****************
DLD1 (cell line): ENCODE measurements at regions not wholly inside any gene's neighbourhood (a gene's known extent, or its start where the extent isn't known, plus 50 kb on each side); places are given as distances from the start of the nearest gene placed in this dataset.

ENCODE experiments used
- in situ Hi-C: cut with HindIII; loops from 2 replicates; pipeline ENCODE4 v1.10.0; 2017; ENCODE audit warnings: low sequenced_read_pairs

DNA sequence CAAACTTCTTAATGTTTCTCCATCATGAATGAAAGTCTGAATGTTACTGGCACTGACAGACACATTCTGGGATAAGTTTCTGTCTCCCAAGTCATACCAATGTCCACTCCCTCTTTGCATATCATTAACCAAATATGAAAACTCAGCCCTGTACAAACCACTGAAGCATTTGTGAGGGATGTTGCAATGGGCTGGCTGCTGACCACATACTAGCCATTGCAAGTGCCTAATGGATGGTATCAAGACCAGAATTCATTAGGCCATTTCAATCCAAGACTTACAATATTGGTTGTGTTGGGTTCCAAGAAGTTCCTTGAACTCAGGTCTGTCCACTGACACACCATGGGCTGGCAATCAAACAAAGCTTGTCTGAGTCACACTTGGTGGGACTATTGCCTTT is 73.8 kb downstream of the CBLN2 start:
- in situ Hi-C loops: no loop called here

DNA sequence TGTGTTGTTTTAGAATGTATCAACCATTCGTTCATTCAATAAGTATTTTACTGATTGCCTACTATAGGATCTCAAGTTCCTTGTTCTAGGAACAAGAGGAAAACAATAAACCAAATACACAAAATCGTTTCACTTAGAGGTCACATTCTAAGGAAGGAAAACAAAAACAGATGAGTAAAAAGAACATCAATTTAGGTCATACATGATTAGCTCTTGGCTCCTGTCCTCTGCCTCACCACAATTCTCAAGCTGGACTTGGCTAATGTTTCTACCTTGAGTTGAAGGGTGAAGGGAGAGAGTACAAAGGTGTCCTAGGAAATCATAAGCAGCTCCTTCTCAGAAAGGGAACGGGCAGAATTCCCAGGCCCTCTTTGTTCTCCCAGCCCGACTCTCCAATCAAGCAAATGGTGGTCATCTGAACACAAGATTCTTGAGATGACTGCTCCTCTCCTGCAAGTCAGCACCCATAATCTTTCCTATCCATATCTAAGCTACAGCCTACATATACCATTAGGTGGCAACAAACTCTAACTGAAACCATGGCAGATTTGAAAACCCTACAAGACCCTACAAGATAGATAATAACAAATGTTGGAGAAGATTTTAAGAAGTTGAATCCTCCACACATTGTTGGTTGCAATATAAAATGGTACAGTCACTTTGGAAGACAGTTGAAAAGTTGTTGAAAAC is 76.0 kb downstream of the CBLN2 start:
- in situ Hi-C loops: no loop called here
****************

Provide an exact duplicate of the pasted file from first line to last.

DLD1 (cell line): ENCODE measurements at regions not wholly inside any gene's neighbourhood (a gene's known extent, or its start where the extent isn't known, plus 50 kb on each side); places are given as distances from the start of the nearest gene placed in this dataset.

ENCODE experiments used
- in situ Hi-C: cut with HindIII; loops from 2 replicates; pipeline ENCODE4 v1.10.0; 2017; ENCODE audit warnings: low sequenced_read_pairs

DNA sequence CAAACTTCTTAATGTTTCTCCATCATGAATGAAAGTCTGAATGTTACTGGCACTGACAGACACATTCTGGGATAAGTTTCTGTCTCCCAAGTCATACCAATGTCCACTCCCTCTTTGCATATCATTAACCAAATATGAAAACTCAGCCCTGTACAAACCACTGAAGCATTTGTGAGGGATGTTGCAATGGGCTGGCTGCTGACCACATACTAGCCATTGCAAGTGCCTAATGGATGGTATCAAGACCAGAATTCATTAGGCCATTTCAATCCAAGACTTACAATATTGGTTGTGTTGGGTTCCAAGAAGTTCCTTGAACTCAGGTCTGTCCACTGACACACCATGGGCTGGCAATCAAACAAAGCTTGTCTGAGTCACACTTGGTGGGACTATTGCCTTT is 73.8 kb downstream of the CBLN2 start:
- in situ Hi-C loops: no loop called here

DNA sequence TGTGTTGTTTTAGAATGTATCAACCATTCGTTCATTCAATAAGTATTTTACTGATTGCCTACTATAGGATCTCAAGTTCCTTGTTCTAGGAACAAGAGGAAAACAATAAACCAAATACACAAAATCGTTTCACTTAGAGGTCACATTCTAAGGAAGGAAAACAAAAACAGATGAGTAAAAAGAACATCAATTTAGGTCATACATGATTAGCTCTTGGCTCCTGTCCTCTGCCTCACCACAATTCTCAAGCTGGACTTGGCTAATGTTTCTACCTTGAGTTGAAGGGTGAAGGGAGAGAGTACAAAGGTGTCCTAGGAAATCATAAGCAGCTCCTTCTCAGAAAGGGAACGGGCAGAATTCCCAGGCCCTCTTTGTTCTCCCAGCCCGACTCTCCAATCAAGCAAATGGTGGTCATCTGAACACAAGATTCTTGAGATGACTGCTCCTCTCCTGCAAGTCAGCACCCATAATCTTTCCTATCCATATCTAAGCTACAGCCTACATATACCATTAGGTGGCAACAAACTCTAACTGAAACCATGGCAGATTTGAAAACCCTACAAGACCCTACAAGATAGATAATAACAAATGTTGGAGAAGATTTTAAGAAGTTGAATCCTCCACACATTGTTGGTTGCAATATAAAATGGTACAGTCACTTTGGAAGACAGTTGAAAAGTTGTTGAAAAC is 76.0 kb downstream of the CBLN2 start:
- in situ Hi-C loops: no loop called here